You are not alone, two of my book clubs are reading this this winter and I’ve not yet read it. I’m not reading your full post about it, not until I’ve read it. 😄 I’m fascinated by the attention it’s received! And the author’s a “local boy.” Hope you enjoyed it. I’ll let you know my reaction.
Thanks, Lynn! Happy New Year! Hope you like the book.
Just FYI…I absolutely loved this book! My review–http://books-n-music.blogspot.com/2014/11/borders-book-club-read-for-july-2014.html. However, I really loved the sex scene, definitely preferring my imagination to details provided by an author. Agree about the parent quote! Just a great great read!!
Not quite the last! I still have it in my to be read pile!
Hope I didn’t give away too much 🙂
No, I didn’t read the spoilers!
Great review! I’m so glad you liked this. I’ve read Never Let Me Go, but not the others you listed. If you taught a class on those books, I’d LOVE to be there! That sounds like so much fun!
I think you’d adore Wit, and because it’s a play it’s a very fast read. I hope you get a chance to read it!
One of my favorite reads of 2013, YA label be damned. (And you’re right, I don’t remember “YA” from before, say, 2005, either, but it may be because I was reading John Grisham at age 9.)
If only we’d known each other then — quite a bit of useful information could have been exchanged.
Ha ha, fun post. I was literally going to ask you if you read Forever in the 2nd grade until I saw your answer.
I read The Fault in Our Stars exactly a year ago. My memory is awful these days, so I can’t offer much in the way of a discussion. I did enjoy it and I cried…that is all I remember.
I just read Ishiguro for the first time (A Pale View of Hills) and I was floored. I need to talk to someone about it. I’m so glad that you are highly recommending Never Let Me Go, which I have on my shelf. I’m anxious to look into your other two recommendations as well, especially as we have had brushes with cancer in our family. Are they emotionally difficult to read?
Yes, they’re both difficult to read, but not sentimental, if that makes sense. Not love stories, either, in the traditional sense.
Never Let Me Go is so good — it’s one of those books that doesn’t let you go (ha) — haunting and so interesting.
Yeah, Foreer in the second grade would have scarred me for life, I think.
It all sounds good. I will definitely put those books on my to-read list. Thanks!
There was definitely not a “YA” label when I was a teen (I’m 37). Books were Children’s or Not Children’s, pretty much.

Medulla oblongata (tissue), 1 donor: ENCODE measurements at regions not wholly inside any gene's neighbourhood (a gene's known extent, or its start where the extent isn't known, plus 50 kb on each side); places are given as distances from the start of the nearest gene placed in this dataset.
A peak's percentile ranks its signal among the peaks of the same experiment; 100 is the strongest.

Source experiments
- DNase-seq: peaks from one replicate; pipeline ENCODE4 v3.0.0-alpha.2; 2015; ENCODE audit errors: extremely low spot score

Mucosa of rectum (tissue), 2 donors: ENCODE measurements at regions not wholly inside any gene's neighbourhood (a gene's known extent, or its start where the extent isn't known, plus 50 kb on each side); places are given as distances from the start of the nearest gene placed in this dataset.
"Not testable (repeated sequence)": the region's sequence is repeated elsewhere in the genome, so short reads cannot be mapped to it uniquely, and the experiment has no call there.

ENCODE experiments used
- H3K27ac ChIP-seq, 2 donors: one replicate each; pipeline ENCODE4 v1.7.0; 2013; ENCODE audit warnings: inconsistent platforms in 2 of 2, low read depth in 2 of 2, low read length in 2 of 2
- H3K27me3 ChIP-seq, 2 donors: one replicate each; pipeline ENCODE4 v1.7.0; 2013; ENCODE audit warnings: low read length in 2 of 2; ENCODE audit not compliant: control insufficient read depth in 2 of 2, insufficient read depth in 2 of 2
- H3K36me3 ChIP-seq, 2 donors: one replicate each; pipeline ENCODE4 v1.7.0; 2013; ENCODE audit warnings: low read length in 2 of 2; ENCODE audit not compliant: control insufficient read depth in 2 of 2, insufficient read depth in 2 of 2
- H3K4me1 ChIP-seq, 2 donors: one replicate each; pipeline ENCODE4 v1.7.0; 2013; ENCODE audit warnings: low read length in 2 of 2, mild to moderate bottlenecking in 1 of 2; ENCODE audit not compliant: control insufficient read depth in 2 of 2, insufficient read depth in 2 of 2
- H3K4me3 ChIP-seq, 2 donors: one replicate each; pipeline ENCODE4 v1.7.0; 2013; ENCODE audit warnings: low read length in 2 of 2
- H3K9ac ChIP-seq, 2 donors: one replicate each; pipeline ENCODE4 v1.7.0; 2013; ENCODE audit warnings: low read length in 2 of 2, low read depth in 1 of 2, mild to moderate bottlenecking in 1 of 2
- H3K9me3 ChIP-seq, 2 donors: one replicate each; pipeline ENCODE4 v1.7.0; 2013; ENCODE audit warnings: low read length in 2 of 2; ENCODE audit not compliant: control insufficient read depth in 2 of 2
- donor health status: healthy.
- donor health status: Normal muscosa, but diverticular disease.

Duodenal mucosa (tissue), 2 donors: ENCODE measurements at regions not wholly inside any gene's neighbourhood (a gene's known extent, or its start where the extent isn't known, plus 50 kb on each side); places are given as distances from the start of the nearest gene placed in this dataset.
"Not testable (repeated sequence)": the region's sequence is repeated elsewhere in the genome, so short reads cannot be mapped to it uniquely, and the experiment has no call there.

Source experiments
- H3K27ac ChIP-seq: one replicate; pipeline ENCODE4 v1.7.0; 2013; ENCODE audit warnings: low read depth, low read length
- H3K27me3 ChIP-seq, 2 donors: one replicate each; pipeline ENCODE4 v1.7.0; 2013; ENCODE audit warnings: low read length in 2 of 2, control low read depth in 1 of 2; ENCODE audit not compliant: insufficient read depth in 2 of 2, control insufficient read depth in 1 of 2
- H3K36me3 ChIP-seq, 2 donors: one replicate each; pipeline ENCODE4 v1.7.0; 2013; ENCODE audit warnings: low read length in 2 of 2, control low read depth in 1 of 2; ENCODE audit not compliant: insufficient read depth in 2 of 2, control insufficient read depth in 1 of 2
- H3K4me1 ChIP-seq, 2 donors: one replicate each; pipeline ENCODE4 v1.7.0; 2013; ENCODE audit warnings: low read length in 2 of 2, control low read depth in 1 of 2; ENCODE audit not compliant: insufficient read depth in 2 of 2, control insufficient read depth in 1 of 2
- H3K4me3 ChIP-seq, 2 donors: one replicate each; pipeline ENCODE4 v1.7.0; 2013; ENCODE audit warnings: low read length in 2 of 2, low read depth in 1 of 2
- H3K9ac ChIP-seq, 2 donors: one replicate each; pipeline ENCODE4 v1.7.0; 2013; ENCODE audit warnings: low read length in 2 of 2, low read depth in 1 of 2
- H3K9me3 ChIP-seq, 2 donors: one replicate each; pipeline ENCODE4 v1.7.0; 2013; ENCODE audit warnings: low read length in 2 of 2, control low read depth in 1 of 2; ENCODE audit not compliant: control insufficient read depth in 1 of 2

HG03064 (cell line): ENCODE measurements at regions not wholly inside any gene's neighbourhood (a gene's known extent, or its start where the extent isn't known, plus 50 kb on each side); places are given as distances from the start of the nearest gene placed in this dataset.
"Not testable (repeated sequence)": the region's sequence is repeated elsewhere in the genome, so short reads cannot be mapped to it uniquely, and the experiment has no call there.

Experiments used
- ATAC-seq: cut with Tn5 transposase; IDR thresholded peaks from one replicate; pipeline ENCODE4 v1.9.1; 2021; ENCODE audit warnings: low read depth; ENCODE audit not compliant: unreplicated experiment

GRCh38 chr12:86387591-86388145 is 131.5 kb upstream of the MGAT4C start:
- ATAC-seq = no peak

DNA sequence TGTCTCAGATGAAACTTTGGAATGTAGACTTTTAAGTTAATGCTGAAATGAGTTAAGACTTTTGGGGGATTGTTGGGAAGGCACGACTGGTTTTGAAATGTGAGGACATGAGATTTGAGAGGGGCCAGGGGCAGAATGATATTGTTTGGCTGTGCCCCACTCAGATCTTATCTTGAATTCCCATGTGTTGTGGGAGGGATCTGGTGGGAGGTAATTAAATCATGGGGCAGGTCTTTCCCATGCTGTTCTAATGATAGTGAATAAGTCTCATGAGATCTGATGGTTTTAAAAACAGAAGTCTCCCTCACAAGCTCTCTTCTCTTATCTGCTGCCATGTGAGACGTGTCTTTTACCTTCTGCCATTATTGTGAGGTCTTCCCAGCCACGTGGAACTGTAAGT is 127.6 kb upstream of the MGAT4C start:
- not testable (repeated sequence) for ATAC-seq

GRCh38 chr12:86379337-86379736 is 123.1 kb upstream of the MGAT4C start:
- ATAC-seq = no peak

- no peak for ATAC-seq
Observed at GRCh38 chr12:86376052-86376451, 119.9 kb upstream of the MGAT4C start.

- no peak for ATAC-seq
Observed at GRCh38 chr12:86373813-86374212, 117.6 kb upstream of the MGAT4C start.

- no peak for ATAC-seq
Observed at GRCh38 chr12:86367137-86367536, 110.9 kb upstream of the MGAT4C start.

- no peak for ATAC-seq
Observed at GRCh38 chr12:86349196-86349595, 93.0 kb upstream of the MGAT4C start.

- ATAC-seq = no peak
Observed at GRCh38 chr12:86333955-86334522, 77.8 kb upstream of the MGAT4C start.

That’s what I seem to remember too!
Thanks for the shout out! It was such a coincidence that I read Infinite Jest just before TFioS. There is zero chance I would have noticed otherwise.
I had no idea what the hell YA was until I started book blogging.
I’m interested in your recommendations. I never read plays but maybe I need to branch out a bit! Never Let Me Go is so awesome I’m scared to see the movie in case it ruins it for me… but I think I may have to go see TFioS in theatre.
You’re welcome! It’s a great post.
I feel the same way about Never Let Me Go. The filmed version of Wit, with Emma Thompson, is excellent, though. And l think I told someone else — Wit is very short — modern plays read fast — and so engrossing that it just flies by.
I haven’t read Fault but am seeing it everywhere and another blogger I know recommended it heartily. I hope to read it some day. And wasn’t Emma Thompson in the film adaptation of Wit? Not that that is relevant at all, just love her. Thanks for another thoughtful post — you make me want to read them all. Heaven HAS to have books — life is seriously way too short!
It reads so, so fast — I think you’d make short work of it. And yes, the glorious Emma Thompson stars in Wit. Lately I’ve been on the lookout for her sister Sophie (she’s in the 1996 Emma, and the version of Persuasion I mentioned in my last post). Such a gifted actress.
I’ve not heard of or seen (I don’t think) sister Sophie…must seek her out.
If you’ve got a free afternoon, check out Saving Mr. Banks — Thompson’s brilliant in it.
She’s a character actress — Miss Bates in Emma, Mary Musgrove in Persuasion.
A free afternoon — sigh! I think I’d never make it — I’d fall asleep too fast. 🙂
I must be the only person that didn’t love this book. I just think that the idea of a teenager with cancer is very reductive now. I read TFiOS hoping to find something awesome but it was more of the same and I don’t know why, but every time I read a cancer book I feel the whole character experience a little fake. The only one so far that has felt honest to me is Before I Die by Jenny Downham.
Interesting. To me, the characters, especially Hazel, felt very real. I don’t read very much YA, though, so perhaps it’s part of a wider trend? You might like Death Be Not Proud, which is a 1949 memoir by a father chronicling his son’s struggle with illness (a brain tumor).
Thanks for the recommendation! Definitely checking out 🙂